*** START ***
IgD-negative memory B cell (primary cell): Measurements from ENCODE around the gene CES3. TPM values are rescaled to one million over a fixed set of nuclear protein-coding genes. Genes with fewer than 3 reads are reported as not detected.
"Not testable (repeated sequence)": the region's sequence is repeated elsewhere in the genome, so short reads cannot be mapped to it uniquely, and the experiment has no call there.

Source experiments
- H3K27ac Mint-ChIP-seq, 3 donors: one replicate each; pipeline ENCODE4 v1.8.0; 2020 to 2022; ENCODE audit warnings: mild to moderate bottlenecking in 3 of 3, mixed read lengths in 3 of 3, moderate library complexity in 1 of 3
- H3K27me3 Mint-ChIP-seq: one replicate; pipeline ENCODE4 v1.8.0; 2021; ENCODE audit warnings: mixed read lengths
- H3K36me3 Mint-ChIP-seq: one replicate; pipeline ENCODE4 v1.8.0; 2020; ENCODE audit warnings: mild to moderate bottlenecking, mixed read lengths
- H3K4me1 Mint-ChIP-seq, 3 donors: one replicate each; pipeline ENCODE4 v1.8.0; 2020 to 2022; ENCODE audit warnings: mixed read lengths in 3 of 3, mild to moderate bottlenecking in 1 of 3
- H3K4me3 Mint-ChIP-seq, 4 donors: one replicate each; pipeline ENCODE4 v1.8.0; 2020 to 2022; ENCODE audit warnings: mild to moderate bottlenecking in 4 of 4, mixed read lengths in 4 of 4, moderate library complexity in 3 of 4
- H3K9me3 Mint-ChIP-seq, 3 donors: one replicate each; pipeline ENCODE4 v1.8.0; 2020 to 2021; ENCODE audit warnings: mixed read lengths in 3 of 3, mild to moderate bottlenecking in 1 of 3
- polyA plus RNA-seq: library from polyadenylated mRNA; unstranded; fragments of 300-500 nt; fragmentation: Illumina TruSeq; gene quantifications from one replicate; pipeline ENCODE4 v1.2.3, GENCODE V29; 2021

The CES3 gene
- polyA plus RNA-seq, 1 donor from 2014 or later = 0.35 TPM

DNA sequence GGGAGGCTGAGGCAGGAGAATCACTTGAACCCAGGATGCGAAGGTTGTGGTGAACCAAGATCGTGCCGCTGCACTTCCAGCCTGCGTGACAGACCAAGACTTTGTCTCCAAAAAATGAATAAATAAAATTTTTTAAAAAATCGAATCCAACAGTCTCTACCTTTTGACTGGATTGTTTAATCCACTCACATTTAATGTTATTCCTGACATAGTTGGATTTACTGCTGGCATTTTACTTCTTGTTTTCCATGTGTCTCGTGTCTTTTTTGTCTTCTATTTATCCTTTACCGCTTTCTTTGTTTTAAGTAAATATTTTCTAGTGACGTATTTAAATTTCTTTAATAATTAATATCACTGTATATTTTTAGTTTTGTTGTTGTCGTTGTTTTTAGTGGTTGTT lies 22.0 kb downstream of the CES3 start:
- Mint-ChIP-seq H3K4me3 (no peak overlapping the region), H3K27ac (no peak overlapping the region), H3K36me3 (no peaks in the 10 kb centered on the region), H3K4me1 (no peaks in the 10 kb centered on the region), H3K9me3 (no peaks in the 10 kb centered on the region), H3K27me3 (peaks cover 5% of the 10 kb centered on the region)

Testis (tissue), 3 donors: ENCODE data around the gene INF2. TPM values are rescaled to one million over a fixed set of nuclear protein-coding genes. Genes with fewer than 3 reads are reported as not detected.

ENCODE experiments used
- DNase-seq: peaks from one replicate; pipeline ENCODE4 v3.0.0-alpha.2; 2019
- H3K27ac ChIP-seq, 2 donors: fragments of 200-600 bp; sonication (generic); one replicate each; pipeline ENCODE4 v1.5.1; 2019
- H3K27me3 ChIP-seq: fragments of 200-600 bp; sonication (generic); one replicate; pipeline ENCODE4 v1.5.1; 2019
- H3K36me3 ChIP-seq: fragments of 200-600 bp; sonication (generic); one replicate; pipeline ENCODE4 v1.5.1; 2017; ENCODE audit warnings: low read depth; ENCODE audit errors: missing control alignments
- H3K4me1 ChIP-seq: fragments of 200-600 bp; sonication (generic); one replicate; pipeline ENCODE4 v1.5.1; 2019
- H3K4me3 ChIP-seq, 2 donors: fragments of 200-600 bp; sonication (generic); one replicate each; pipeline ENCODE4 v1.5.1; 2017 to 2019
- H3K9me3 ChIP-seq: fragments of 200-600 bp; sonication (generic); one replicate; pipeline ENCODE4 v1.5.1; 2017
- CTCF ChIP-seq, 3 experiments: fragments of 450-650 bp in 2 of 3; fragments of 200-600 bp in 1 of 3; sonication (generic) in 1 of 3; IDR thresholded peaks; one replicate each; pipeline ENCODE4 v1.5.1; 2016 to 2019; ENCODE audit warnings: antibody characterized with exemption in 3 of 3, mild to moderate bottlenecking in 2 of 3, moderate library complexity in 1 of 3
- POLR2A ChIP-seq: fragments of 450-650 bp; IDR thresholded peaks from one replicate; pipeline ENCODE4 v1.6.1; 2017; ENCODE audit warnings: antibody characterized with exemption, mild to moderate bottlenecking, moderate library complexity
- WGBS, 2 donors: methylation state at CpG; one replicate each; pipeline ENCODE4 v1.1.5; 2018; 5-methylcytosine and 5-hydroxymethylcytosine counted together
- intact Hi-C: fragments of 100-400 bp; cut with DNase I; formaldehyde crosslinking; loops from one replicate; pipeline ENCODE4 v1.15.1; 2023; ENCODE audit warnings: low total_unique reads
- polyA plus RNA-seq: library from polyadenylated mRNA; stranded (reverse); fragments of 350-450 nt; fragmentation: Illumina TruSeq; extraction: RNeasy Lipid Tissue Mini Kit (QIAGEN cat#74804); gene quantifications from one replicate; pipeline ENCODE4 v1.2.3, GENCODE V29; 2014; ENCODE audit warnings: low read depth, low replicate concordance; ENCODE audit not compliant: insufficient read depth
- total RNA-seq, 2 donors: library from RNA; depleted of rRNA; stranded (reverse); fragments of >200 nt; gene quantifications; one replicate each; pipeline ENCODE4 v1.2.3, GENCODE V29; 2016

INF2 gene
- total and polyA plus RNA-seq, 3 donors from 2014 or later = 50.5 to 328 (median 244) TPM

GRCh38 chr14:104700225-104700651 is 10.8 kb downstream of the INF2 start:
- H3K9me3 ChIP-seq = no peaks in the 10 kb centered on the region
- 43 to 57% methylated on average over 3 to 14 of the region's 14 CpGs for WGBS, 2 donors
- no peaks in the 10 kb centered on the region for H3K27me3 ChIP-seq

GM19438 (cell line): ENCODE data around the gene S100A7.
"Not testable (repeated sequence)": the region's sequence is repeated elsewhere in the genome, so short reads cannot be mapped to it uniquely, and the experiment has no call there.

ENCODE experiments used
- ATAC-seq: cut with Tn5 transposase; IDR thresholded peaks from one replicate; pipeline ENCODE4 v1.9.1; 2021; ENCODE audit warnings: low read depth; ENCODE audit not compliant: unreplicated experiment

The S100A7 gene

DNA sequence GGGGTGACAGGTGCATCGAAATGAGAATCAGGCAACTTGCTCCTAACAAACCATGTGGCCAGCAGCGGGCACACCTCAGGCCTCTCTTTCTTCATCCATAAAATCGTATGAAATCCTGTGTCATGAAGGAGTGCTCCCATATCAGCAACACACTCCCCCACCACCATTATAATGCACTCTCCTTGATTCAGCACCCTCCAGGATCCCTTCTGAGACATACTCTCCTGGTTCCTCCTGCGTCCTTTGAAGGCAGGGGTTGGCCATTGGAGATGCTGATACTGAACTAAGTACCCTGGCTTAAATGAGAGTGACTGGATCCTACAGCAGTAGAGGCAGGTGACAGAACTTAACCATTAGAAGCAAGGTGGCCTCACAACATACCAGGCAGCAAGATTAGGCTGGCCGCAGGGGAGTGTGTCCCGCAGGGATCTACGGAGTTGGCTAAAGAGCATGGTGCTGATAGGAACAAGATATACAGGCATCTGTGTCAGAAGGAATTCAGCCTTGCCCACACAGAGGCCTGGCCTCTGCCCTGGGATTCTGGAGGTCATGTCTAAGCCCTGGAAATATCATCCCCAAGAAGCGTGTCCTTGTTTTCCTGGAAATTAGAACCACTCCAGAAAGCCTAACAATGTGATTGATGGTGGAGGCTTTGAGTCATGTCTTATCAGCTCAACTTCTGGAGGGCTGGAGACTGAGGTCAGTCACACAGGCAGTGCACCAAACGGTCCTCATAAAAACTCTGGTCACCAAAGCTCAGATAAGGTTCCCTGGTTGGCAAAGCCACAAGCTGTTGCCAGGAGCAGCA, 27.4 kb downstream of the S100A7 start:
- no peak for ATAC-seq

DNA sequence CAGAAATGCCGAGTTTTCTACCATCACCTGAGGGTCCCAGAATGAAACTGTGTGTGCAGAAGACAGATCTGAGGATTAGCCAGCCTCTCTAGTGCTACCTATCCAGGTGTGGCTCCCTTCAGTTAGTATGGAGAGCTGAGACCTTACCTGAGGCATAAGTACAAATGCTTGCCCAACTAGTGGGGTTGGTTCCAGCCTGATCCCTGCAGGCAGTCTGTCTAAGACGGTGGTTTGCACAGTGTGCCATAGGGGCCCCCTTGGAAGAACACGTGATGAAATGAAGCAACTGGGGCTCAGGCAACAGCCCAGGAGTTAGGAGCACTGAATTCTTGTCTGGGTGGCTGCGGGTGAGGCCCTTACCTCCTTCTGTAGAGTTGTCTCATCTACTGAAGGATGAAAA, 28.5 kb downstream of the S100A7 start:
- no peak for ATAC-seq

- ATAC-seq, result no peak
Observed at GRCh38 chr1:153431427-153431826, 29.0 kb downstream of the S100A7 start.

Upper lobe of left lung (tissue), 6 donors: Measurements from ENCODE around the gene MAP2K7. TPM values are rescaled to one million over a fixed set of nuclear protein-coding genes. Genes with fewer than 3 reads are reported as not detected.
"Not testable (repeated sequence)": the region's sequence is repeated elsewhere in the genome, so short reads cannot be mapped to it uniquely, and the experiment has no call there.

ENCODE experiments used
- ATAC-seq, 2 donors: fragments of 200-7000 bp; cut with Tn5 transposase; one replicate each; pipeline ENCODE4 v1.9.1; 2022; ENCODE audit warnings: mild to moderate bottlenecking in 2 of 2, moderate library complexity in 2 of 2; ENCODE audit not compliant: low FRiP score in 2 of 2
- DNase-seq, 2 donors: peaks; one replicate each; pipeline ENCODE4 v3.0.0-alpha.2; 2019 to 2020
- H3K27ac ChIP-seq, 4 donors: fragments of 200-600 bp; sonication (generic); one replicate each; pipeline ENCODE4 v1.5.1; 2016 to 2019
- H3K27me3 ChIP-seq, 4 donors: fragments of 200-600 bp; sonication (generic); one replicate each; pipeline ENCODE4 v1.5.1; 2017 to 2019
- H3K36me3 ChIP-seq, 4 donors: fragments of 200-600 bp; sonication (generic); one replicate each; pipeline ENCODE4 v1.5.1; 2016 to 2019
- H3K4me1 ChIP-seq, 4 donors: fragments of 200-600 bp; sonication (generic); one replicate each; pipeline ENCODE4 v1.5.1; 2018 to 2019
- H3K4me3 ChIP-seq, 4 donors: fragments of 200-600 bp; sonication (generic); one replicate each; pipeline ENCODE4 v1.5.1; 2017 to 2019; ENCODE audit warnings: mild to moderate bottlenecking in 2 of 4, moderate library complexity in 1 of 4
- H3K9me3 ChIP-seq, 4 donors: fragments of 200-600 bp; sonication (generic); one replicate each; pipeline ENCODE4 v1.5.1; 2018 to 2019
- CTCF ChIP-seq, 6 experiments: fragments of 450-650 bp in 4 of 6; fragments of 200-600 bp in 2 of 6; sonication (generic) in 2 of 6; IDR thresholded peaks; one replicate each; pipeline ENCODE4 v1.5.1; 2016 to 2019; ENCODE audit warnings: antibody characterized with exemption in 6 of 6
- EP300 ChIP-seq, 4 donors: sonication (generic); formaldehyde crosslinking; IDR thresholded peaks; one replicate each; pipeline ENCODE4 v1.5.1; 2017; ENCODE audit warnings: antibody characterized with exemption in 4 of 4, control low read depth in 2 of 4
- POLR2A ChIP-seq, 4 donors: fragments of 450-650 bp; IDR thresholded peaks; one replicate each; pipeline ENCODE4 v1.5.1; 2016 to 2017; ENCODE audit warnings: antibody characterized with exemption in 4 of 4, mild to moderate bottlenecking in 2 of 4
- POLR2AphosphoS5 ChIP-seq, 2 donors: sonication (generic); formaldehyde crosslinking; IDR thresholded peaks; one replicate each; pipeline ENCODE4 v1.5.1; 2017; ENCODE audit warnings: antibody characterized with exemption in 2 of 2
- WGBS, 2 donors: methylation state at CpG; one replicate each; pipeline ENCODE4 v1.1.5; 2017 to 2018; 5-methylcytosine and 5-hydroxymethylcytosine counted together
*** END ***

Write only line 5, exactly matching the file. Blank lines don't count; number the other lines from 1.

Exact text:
- H3K27me3 Mint-ChIP-seq: one replicate; pipeline ENCODE4 v1.8.0; 2021; ENCODE audit warnings: mixed read lengths